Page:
Neve Gordon
Israeli Labor Party Adopts the Apartheid Mantra
Kristin Kolb
The “Great” Bear Rainforest Agreement? A Love Affair, Deferred
Joseph Natoli
Politics and Techno-Consciousness
Hrishikesh Joshi
Selective Attention to Diversity: the Case of Cruz and Rubio
Stavros Mavroudeas
Why Syriza is Sinking in Greece
David Macaray
Attention Peyton Manning: Leave Football and Concentrate on Pizza
Arvin Paranjpe
Opening Your Heart
Kathleen Wallace
Boys, Hell, and the Politics of Vagina Voting
Brian Foley
Interview With a Bernie Broad: We Need to Start Focusing on Positions and Stop Relying on Sexism
February 08, 2016
Paul Craig Roberts – Michael Hudson
Privatization: the Atlanticist Tactic to Attack Russia
Mumia Abu-Jamal
Water War Against the Poor: Flint and the Crimes of Capital
John V. Walsh
Did Hillary’s Machine Rig Iowa? The Highly Improbable Iowa Coin Tosses
Vincent Emanuele
The Curse and Failure of Identity Politics
Eliza A. Webb
Hillary Clinton’s Populist Charade
Uri Avnery
Optimism of the Will
Roy Eidelson Trudy Bond, Stephen Soldz, Steven Reisner, Jean Maria Arrigo, Brad Olson, and Bryant Welch
Preserve Do-No-Harm for Military Psychologists: Coalition Responds to Department of Defense Letter to the APA
Patrick Cockburn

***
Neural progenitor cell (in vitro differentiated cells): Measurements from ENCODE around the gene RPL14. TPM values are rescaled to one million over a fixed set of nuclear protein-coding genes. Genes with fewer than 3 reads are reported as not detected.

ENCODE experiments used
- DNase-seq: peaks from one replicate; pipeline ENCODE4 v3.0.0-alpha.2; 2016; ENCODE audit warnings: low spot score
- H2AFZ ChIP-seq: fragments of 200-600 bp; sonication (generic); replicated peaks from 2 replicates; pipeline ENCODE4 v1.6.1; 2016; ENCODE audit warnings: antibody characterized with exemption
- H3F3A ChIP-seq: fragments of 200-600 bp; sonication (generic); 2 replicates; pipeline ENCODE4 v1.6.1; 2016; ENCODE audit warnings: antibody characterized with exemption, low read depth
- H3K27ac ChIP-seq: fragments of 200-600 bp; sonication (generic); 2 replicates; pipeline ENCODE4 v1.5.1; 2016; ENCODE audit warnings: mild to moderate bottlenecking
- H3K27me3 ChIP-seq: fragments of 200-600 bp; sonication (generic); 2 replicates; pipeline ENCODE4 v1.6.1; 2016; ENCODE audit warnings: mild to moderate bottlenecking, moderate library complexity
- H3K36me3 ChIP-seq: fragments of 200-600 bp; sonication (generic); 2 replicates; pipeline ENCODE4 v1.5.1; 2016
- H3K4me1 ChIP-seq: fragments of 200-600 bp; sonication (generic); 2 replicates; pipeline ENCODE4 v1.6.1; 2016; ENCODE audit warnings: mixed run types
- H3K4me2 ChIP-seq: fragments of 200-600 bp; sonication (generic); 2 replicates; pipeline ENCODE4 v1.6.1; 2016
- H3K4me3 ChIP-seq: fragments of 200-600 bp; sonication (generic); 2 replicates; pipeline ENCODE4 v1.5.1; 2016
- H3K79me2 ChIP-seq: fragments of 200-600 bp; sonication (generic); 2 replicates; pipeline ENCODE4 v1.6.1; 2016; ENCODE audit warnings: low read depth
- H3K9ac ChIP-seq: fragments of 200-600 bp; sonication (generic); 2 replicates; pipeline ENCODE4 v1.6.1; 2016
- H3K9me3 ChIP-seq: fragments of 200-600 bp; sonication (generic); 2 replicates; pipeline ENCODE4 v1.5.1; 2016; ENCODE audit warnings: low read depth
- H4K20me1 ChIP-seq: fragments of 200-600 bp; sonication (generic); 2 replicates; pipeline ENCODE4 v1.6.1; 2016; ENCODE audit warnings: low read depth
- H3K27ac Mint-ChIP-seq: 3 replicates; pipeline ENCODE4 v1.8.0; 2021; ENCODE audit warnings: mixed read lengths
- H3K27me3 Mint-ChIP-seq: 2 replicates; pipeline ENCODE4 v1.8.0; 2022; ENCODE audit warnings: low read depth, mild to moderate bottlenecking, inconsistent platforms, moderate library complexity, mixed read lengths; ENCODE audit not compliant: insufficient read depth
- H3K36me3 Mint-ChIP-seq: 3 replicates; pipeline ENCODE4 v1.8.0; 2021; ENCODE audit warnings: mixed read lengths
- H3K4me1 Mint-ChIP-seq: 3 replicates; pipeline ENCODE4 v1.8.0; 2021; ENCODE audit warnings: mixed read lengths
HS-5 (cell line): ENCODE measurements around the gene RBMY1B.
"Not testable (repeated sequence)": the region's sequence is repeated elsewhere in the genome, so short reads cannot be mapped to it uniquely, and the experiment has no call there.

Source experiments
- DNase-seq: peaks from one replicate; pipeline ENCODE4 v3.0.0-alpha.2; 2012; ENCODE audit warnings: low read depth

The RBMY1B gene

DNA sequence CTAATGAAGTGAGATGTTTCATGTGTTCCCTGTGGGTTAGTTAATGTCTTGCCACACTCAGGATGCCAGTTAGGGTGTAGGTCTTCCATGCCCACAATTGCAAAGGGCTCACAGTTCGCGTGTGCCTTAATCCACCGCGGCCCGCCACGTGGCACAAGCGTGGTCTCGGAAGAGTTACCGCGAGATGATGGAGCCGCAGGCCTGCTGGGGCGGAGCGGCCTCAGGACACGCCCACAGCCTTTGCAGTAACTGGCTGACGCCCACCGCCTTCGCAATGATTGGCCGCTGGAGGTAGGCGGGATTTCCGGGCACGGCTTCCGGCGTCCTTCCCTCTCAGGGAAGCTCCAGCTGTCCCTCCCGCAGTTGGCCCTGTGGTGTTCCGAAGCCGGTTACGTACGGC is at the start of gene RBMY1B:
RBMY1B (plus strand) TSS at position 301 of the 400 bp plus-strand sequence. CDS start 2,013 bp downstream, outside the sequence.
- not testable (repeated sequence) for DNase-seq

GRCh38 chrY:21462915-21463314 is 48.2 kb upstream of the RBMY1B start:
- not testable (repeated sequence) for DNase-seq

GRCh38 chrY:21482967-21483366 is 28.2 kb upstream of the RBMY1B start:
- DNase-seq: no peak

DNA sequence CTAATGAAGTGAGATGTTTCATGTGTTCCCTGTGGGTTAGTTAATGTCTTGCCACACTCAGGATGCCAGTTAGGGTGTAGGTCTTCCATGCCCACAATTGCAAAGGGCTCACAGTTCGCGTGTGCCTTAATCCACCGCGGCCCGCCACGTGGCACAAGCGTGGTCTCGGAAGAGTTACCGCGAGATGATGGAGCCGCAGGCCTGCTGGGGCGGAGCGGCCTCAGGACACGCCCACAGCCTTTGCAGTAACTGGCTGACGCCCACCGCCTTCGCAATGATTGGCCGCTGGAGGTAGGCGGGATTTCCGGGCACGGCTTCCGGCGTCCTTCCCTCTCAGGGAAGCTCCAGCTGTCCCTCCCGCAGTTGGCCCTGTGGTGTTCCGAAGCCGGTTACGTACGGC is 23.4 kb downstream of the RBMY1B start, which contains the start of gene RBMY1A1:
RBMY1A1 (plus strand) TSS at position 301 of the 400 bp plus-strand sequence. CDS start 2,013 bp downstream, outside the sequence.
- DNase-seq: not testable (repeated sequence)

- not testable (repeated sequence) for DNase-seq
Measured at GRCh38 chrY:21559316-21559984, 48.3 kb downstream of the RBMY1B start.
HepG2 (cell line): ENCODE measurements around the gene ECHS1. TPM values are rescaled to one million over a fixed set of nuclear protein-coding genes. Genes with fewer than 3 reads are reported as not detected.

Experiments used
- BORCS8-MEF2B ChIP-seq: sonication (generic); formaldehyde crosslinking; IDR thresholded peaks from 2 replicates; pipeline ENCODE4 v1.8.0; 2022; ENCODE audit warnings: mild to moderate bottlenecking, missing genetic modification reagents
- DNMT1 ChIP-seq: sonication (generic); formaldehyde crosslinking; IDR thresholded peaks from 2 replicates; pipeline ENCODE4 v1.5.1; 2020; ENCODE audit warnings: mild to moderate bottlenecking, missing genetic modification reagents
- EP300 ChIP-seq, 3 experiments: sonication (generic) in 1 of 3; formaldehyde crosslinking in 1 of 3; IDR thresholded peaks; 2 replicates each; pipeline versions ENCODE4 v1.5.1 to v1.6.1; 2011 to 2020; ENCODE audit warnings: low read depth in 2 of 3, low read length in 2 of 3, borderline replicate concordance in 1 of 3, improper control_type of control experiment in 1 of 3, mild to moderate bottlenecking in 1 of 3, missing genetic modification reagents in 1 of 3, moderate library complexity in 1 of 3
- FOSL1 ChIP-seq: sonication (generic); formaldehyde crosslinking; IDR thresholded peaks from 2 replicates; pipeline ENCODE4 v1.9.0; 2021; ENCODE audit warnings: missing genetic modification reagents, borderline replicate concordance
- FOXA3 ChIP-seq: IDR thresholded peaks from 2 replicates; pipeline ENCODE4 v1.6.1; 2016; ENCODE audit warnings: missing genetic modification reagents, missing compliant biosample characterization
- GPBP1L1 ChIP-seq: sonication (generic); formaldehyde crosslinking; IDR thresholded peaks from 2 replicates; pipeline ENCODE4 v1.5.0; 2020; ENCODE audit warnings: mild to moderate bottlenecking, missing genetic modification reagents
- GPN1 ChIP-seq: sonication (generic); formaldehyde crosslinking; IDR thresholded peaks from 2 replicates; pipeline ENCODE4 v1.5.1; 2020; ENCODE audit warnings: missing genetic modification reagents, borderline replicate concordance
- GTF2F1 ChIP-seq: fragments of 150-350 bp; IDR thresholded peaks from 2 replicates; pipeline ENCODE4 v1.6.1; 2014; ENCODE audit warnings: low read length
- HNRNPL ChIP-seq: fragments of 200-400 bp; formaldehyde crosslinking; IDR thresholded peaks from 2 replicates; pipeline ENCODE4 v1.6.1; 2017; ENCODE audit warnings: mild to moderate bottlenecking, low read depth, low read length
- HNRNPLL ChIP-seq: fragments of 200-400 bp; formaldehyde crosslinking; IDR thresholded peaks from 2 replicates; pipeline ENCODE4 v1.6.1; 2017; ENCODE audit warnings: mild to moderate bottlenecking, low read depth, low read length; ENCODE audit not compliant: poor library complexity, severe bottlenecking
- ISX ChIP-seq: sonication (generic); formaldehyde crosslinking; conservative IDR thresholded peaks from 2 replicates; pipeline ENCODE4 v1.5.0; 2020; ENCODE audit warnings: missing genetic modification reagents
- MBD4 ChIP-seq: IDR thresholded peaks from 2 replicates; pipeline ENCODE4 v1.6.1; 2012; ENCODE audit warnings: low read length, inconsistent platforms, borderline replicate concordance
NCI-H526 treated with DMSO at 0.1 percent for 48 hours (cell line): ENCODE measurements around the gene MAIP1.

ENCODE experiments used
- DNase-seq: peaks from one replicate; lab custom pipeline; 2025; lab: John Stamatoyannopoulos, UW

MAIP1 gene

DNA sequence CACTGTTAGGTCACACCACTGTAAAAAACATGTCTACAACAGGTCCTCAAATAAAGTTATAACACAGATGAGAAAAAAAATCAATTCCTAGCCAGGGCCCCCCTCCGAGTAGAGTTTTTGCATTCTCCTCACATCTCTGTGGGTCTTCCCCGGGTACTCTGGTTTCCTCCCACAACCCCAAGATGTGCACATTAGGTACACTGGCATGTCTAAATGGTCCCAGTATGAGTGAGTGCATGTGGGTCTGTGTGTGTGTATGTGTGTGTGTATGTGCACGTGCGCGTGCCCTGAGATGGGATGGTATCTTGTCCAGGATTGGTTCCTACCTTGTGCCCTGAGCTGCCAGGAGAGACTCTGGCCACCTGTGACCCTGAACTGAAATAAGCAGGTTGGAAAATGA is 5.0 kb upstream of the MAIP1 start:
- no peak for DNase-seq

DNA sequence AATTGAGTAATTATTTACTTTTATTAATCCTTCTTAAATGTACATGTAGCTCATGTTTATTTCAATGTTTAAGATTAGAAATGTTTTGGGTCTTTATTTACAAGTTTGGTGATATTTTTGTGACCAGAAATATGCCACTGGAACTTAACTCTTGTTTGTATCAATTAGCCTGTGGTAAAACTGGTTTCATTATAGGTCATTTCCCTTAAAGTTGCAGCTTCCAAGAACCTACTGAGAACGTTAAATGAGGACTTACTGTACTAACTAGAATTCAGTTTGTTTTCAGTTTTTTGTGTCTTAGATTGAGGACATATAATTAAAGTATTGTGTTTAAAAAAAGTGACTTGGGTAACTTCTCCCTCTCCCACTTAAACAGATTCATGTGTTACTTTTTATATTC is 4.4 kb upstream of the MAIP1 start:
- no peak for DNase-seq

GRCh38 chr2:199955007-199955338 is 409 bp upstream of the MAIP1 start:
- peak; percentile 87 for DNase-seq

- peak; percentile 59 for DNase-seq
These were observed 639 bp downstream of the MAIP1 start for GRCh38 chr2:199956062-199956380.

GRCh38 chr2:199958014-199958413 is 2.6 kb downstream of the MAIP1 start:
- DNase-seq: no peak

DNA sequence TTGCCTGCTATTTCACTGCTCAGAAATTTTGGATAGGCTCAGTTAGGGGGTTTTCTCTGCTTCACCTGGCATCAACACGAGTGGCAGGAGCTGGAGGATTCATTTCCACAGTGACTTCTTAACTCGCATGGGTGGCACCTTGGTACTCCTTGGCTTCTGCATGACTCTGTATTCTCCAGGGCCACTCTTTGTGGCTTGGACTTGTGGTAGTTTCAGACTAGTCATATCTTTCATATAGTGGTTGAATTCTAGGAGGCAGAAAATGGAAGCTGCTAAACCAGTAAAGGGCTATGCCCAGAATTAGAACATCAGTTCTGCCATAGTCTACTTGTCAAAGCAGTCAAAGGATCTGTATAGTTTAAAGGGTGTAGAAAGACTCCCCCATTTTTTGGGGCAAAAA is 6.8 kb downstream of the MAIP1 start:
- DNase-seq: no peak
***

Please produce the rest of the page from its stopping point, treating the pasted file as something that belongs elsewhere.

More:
Oil Prices and ISIS Ruin Kurdish Dreams of Riches
Binoy Kampmark
Julian Assange, the UN and Meanings of Arbitrary Detention
Shamus Cooke
The Labor Movement’s Pearl Harbor Moment
W. T. Whitney
Cuba, War and Ana Belen Montes
Jim Goodman
Congress Must Kill the Trans Pacific Partnership
Peter White
Meeting John Ross
Colin Todhunter
Organic Agriculture, Capitalism and the Parallel World of the Pro-GMO Evangelist
Ralph Nader
They’re Just Not Answering!
Cesar Chelala
Beware of the Harm on Eyes Digital Devices Can Cause
Weekend Edition
February 5-7, 2016
Jeffrey St. Clair
When Chivalry Fails: St. Bernard and the Machine
Leonard Peltier
My 40 Years in Prison
John Pilger
Freeing Julian Assange: the Final Chapter
Garry Leech
Terrifying Ted and His Ultra-Conservative Vision for America
Andrew Levine
Smash Clintonism: Why Democrats, Not Republicans, are the Problem
William Blum
Is Bernie Sanders a “Socialist”?
Daniel Raventós - Julie Wark
We Can’t Afford These Billionaires
Enrique C. Ochoa
Super Bowl 50: American Inequality on Display
Jonathan Cook
The Liberal Hounding of Julian Assange: From Alex Gibney to The Guardian
George Wuerthner
How the Bundy Gang Won
Mike Whitney
Peace Talks “Paused” After Putin’s Triumph in Aleppo 
Ted Rall
Hillary Clinton: the Good, the Bad and the Ugly
Gary Leupp
Is a “Socialist” Really Unelectable? The Potential Significance of the Sanders Campaign
Vijay Prashad
The Fault Line of Race in America
FacebookTwitterGoogle+RedditEmail